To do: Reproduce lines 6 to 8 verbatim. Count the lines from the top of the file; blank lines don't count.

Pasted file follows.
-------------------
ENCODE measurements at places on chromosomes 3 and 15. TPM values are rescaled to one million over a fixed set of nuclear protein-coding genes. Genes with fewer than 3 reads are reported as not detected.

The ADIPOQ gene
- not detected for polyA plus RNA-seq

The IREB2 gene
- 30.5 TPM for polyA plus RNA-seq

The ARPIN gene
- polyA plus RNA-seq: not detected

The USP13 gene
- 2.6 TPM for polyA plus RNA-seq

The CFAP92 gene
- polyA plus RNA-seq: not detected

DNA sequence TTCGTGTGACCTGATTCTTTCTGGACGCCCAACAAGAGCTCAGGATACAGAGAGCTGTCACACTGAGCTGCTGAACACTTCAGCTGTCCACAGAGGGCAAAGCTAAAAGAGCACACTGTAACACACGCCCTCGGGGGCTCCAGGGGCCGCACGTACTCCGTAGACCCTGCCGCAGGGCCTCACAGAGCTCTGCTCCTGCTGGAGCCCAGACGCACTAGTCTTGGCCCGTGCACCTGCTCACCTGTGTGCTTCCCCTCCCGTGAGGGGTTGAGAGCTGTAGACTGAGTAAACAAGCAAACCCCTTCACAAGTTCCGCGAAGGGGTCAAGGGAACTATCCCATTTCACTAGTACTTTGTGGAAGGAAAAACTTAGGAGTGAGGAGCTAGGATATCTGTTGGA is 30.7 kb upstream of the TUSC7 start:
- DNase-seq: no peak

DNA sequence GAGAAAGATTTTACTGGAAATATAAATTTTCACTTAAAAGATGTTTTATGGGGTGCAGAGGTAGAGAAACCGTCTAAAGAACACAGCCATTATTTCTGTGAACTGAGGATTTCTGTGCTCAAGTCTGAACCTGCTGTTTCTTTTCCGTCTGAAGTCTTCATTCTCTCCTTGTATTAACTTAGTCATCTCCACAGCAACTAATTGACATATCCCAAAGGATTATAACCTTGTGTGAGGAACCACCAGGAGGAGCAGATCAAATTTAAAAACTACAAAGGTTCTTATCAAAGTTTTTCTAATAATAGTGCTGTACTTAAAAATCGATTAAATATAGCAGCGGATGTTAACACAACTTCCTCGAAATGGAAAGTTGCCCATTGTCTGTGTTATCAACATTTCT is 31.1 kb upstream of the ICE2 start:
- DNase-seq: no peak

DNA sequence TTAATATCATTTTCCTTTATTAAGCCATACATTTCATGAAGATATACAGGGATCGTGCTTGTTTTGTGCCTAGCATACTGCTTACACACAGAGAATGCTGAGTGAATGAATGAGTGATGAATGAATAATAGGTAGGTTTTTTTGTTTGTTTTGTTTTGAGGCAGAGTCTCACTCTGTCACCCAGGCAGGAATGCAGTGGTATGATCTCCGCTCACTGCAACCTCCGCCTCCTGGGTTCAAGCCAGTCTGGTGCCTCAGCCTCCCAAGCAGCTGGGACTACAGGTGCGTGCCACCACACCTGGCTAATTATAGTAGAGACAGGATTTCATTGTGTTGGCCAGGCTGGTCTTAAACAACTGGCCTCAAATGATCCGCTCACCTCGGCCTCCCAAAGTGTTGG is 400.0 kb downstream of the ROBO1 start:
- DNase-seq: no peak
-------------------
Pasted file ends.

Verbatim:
The ARPIN gene
- polyA plus RNA-seq: not detected

The USP13 gene